liberation and community?
Seeing Pesach as speaking to the liberation of human beings and the earth
from top-down exploitation by Pharaohs in every generation -- can Christians
and Muslims and other religious and spiritual communities join in new kinds
of Pesach action-celebration?
With almost three months to plan, can we organize add-ons to the
traditional celebrations of Pesach that will both raise awareness and stir
action to heal the earth from climate crisis?
On the Shabbat before Pesach, Shabbat HaGadol, (The Great Shabbat),
traditionally the Prophetic reading in synagogue is from the Prophet
Malachi. It ends with the verse in which God promises to send Elijah the
Prophet to turn the hearts of parents to children and the hearts of children
to parents -- "lest the earth be utterly destroyed." (This very verse is the
touchstone and inspiration for our new intergenerational Covenant of Elijah
ceremony and curriculum for Bar and Bat Mitzvah celebrants. )
This 2500-year-old Prophetic call for the generations to work together to
heal the earth from the danger of utter destruction comes alive with new
force in our generation.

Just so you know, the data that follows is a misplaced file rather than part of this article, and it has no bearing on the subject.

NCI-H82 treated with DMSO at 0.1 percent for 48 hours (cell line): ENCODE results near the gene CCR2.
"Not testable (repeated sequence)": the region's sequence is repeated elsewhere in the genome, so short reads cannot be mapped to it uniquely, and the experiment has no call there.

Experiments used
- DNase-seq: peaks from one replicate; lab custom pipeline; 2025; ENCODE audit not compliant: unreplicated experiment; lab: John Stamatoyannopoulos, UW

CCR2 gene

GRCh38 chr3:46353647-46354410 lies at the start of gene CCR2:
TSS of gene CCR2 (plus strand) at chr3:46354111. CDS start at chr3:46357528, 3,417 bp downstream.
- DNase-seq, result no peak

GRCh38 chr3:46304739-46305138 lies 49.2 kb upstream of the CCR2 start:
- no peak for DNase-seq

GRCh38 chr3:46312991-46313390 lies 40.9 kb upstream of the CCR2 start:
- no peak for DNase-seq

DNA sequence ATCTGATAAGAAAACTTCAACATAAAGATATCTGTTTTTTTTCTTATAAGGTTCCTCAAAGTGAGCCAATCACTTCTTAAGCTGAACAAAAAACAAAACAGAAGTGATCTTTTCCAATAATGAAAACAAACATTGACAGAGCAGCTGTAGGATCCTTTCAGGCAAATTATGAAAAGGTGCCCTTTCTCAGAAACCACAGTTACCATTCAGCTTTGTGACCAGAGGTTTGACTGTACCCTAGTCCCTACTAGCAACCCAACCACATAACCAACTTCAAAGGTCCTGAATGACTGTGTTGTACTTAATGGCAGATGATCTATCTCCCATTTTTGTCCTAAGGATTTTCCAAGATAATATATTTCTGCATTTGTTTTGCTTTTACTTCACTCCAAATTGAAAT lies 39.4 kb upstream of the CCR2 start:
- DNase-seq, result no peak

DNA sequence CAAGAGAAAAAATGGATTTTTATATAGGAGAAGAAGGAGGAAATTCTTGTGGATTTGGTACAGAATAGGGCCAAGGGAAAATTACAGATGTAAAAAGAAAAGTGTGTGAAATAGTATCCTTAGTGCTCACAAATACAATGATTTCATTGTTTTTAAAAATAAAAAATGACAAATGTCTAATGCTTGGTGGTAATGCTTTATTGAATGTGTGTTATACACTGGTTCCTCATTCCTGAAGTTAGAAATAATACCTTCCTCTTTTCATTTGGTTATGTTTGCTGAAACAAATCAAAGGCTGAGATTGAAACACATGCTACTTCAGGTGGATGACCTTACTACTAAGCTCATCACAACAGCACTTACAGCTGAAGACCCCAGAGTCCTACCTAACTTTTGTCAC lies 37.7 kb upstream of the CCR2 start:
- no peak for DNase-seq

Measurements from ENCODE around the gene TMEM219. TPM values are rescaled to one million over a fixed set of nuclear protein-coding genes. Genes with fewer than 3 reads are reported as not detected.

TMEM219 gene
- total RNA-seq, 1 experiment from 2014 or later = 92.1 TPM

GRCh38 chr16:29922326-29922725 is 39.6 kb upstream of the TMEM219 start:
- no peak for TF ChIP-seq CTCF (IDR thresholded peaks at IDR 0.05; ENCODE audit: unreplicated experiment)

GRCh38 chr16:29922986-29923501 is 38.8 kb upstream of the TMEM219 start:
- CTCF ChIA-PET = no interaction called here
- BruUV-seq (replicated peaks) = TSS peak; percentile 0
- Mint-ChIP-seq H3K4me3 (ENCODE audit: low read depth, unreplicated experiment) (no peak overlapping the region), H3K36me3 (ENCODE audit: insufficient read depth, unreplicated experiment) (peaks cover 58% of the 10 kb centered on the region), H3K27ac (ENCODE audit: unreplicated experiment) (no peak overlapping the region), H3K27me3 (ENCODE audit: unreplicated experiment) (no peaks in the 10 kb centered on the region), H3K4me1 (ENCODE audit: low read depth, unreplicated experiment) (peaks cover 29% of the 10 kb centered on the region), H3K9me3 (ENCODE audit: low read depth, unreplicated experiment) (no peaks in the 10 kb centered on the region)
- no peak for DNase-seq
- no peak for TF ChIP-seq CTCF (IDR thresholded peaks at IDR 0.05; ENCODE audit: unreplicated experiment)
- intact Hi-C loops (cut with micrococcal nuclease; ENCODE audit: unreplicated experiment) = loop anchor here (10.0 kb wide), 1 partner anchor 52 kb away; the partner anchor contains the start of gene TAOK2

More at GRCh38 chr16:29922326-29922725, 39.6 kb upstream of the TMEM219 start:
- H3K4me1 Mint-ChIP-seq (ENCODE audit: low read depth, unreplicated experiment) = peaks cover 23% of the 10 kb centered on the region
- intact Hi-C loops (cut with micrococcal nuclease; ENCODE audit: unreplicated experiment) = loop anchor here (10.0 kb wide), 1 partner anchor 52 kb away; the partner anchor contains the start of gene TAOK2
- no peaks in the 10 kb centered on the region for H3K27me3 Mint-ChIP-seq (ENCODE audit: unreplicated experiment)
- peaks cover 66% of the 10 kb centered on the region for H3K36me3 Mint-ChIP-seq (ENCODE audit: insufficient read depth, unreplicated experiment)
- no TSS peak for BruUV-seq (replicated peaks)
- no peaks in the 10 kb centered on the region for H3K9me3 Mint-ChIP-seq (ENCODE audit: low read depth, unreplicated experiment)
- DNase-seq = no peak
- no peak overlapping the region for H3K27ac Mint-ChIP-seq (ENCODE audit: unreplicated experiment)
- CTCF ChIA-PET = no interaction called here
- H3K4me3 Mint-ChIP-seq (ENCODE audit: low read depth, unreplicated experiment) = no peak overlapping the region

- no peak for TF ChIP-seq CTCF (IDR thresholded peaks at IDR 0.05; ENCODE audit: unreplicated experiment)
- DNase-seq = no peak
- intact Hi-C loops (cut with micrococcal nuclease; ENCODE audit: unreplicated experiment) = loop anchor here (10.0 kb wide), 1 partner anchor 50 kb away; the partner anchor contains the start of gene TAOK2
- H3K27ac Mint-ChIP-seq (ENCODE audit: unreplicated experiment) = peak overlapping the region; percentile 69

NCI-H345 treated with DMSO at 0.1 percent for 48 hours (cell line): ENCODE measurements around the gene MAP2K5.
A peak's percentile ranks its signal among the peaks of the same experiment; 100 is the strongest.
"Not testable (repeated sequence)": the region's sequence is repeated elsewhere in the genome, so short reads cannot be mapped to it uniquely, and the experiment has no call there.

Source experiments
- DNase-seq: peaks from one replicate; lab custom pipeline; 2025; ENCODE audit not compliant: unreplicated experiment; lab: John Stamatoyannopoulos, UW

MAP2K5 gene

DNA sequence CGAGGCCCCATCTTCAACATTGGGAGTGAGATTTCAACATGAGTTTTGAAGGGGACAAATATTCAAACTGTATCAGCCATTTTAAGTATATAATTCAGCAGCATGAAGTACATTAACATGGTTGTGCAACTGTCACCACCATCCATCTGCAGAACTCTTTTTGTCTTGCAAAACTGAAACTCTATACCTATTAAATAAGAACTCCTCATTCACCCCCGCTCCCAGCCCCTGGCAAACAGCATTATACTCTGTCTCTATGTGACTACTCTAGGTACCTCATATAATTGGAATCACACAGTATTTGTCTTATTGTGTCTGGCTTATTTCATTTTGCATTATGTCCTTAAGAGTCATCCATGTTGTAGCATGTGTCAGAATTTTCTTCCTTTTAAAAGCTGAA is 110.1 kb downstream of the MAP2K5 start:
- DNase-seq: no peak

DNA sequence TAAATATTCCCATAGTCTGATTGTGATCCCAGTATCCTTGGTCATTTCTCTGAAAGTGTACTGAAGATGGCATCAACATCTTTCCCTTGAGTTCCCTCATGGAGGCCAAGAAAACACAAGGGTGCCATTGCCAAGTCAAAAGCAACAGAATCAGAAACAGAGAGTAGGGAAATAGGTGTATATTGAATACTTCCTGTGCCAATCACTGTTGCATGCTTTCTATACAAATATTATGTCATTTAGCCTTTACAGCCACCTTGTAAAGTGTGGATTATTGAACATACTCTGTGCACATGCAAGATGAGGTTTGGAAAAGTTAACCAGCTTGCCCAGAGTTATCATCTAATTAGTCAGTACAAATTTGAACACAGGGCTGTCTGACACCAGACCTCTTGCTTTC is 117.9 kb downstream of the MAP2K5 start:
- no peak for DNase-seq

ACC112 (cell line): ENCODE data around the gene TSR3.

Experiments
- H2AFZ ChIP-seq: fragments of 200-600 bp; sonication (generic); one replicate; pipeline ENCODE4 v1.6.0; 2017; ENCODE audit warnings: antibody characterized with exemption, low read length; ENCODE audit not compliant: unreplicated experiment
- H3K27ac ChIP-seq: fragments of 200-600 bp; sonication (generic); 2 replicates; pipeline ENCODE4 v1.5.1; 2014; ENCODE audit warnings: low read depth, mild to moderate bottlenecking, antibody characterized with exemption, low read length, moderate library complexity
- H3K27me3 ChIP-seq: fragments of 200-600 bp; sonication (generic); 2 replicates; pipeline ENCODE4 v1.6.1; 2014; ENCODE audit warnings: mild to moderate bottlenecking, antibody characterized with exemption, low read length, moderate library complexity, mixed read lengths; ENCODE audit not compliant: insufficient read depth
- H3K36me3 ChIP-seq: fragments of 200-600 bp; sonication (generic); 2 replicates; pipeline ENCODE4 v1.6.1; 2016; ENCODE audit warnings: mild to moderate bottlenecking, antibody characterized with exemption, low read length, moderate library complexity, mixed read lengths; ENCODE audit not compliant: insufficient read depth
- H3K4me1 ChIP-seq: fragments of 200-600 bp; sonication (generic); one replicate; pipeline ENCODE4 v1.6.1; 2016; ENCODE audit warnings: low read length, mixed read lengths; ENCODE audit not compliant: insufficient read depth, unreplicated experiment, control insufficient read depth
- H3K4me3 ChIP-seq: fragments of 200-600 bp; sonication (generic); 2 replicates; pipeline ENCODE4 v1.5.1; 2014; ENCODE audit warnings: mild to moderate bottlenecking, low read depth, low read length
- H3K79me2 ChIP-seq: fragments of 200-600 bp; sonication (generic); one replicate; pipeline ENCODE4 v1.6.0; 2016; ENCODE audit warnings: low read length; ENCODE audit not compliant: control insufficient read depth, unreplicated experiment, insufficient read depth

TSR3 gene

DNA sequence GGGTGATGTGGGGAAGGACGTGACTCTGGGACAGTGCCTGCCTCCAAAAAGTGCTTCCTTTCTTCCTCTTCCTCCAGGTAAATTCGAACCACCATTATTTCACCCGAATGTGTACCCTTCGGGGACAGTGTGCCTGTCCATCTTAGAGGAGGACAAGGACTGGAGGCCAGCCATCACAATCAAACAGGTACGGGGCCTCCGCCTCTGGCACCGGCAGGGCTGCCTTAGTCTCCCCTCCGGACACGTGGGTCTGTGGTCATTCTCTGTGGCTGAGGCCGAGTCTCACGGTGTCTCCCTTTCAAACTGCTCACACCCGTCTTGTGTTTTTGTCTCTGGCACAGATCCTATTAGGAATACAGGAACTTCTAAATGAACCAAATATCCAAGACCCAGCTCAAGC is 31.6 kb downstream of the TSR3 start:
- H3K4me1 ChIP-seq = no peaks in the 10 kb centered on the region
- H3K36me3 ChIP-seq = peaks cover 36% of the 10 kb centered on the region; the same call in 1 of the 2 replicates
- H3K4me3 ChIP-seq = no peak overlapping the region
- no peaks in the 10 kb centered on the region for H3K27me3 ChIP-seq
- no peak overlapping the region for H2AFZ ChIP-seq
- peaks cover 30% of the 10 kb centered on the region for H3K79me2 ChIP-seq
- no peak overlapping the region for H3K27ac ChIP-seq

This year, Shabbat HaGadol is the very day (April 18-19) before the first
Seder. Would synagogues make Elijah's commitment the point of that day,
invite a discussion about the meaning of the verse in our generation, and
perhaps connect it with cleaning the house of "eco-chometz" as noted above?
(To help people actually do some of this work before Pesach, rabbis would
need to address the concerns earlier -- maybe on Shabbat HaChodesh, April 5,
which celebrates the coming of the New Moon before Pesach.)
The first Seder is on Saturday night, April 19. The Shalom Center will be
sending out supplemental readings for use at Sedarim, including some
information on the Warner-Lieberman Climate bill, which should be coming up
for votes after Pesach, and on ways of improving it. And we will send out
some information on major climate-policy issues that have arisen before some
The goal here will be to inspire some efforts during the rest of Pesach to
work for earth-healing change by letter-writing and phone calls to
legislators and newspapers, etc.
Beyond the conventional home and community Sedarim, could we do Speakout
Street Seders for the Earth at some key public places -- like those we
sponsored at EPA offices on Tu B'Shvat?
One possible time might be late afternoon on Tuesday of Pesach itself, April
22 -- the third day of Pesach, especially appropriate since it is also